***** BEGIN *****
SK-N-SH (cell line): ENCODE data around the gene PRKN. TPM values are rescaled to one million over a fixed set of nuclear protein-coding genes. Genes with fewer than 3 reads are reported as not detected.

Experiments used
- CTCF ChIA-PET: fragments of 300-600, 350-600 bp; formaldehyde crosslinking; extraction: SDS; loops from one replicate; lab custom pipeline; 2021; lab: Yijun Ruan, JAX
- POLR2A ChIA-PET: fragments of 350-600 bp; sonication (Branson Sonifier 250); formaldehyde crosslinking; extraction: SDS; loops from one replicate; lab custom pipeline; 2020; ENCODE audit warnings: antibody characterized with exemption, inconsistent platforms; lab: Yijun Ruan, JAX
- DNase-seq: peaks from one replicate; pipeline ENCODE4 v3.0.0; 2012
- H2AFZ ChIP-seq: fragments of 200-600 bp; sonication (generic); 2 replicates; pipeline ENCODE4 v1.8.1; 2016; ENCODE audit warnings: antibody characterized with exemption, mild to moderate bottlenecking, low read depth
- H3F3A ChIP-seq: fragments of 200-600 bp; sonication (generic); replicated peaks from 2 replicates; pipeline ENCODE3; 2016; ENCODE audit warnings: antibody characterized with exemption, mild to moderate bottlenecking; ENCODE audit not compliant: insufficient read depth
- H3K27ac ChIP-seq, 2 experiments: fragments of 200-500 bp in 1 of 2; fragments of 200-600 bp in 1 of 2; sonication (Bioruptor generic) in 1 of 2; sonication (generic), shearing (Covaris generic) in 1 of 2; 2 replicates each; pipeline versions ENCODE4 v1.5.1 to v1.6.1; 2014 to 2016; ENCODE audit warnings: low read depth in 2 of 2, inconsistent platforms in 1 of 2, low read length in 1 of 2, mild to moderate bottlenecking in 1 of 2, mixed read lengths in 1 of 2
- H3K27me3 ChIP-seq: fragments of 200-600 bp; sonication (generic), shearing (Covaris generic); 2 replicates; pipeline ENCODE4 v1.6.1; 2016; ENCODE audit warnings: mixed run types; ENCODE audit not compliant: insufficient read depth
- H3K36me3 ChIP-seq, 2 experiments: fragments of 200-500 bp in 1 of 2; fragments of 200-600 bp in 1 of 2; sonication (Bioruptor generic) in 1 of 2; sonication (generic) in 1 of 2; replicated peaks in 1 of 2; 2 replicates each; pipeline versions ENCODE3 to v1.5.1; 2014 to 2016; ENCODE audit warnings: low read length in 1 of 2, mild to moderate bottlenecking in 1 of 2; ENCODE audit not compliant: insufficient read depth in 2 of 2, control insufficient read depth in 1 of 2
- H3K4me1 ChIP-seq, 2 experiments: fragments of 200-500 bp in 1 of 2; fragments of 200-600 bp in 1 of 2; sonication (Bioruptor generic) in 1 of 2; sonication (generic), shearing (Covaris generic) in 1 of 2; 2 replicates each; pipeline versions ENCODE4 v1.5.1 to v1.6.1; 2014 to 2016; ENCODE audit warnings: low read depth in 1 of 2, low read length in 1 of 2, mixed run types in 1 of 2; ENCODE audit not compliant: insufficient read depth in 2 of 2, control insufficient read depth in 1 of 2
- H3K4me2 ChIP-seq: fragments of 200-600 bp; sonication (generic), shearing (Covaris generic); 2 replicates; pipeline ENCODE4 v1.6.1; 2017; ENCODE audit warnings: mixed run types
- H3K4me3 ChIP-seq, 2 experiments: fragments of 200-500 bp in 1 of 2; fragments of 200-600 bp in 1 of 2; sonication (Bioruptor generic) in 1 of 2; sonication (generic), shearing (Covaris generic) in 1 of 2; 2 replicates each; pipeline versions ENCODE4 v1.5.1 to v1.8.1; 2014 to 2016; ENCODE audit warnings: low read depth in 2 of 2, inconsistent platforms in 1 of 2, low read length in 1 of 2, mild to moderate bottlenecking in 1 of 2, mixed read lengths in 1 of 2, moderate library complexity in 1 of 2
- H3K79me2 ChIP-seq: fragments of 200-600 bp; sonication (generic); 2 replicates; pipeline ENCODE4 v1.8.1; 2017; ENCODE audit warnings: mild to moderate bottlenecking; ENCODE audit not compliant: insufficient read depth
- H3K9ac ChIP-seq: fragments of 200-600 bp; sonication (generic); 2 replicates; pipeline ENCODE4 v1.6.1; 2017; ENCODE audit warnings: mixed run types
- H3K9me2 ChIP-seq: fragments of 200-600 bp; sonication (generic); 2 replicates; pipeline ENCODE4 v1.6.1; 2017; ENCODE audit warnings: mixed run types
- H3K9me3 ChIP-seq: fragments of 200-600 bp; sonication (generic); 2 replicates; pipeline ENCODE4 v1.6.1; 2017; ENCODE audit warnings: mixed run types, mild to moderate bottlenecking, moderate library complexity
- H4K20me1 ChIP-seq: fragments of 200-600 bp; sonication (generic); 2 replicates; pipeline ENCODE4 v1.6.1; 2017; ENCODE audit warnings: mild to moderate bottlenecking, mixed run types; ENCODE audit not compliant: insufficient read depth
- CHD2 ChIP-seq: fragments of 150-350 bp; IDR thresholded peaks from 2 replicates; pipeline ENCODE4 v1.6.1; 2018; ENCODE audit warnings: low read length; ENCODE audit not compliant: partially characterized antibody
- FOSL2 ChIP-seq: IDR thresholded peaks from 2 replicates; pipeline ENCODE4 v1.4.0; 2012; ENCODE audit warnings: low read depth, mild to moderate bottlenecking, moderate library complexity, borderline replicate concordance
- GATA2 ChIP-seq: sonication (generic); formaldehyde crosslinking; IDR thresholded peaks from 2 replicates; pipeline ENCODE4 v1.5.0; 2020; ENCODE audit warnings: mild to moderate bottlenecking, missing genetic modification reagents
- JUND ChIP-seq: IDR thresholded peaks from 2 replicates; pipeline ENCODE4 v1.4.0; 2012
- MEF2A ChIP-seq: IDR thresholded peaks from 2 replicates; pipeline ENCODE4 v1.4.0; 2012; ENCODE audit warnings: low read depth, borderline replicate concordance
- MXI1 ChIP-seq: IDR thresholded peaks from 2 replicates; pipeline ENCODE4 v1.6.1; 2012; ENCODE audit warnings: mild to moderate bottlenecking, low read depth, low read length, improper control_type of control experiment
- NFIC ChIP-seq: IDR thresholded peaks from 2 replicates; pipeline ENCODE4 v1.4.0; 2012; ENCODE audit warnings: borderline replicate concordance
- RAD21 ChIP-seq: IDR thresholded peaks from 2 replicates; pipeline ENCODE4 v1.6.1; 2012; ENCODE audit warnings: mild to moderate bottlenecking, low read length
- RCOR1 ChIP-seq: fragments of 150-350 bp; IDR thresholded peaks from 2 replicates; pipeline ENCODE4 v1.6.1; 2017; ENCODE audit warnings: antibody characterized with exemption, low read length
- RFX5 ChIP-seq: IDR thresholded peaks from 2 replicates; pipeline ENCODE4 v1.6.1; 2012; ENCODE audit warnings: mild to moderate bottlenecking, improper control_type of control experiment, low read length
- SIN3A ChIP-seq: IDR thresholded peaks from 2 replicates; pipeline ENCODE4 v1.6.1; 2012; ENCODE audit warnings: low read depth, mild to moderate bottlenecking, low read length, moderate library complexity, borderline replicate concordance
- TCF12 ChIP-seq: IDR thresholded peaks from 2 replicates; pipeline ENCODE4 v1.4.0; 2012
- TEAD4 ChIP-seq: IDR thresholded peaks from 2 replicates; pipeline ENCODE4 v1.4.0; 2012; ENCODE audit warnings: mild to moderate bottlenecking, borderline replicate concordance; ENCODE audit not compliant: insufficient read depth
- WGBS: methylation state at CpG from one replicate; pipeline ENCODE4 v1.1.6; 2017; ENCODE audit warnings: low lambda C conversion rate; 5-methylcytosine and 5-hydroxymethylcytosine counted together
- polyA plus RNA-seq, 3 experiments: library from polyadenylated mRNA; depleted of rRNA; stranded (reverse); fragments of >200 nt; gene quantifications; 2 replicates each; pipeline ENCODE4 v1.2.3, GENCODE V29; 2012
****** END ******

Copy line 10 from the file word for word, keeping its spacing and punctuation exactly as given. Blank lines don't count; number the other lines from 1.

- H3K36me3 ChIP-seq, 2 experiments: fragments of 200-500 bp in 1 of 2; fragments of 200-600 bp in 1 of 2; sonication (Bioruptor generic) in 1 of 2; sonication (generic) in 1 of 2; replicated peaks in 1 of 2; 2 replicates each; pipeline versions ENCODE3 to v1.5.1; 2014 to 2016; ENCODE audit warnings: low read length in 1 of 2, mild to moderate bottlenecking in 1 of 2; ENCODE audit not compliant: insufficient read depth in 2 of 2, control insufficient read depth in 1 of 2